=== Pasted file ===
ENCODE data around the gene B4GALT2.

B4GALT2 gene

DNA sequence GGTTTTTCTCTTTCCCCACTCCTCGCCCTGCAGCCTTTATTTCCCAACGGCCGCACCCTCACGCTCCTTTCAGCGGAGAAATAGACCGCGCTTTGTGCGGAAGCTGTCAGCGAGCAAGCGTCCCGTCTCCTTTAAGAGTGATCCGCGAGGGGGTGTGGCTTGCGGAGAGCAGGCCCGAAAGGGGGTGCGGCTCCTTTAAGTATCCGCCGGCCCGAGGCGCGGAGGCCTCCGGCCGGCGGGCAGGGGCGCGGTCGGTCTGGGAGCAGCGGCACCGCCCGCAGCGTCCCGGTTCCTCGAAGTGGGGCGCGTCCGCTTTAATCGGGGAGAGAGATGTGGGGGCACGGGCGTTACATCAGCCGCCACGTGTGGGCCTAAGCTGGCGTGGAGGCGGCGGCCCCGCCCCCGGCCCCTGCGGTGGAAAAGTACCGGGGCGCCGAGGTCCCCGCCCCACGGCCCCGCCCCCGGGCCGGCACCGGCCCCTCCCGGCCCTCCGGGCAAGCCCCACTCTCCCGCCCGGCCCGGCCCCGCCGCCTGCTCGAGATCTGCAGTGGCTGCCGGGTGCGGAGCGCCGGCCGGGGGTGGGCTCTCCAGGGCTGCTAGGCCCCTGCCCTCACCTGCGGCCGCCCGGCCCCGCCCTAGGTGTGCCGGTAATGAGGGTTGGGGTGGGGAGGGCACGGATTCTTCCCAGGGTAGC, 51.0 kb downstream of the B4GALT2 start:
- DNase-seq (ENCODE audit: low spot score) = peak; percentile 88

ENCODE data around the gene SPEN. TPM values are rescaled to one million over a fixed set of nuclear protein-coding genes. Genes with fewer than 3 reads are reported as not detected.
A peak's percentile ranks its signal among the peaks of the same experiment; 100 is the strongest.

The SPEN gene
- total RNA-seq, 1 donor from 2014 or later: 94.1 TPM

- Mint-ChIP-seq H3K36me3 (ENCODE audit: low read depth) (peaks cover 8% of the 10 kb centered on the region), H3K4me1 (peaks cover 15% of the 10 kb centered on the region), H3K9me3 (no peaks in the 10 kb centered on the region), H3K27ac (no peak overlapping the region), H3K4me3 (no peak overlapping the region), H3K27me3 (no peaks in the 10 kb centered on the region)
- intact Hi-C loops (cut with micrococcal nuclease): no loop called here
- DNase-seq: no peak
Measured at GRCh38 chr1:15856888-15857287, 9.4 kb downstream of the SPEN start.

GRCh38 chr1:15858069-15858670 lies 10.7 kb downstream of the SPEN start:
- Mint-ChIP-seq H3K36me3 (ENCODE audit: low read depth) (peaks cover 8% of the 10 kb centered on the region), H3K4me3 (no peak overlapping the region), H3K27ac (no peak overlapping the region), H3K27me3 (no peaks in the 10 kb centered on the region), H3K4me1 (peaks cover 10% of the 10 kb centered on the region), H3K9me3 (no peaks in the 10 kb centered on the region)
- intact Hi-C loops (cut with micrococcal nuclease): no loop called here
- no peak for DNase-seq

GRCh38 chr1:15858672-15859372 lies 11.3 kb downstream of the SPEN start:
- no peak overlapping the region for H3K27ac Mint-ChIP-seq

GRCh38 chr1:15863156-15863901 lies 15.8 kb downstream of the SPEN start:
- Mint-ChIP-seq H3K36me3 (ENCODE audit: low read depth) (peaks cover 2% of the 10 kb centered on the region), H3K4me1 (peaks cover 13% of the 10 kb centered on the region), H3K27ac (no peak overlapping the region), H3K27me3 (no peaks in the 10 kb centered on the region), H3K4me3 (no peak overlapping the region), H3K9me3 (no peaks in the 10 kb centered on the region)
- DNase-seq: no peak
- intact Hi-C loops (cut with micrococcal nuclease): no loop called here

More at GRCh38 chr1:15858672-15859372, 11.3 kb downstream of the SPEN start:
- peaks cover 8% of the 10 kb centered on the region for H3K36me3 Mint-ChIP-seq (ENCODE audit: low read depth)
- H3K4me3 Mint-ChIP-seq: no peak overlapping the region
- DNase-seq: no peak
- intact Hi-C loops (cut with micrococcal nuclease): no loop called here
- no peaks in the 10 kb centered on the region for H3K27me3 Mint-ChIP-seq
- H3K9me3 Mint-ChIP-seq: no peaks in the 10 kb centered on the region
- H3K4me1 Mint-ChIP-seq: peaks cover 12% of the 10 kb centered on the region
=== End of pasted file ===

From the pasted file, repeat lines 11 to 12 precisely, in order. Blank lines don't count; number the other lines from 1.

- DNase-seq: no peak
Measured at GRCh38 chr1:15856888-15857287, 9.4 kb downstream of the SPEN start.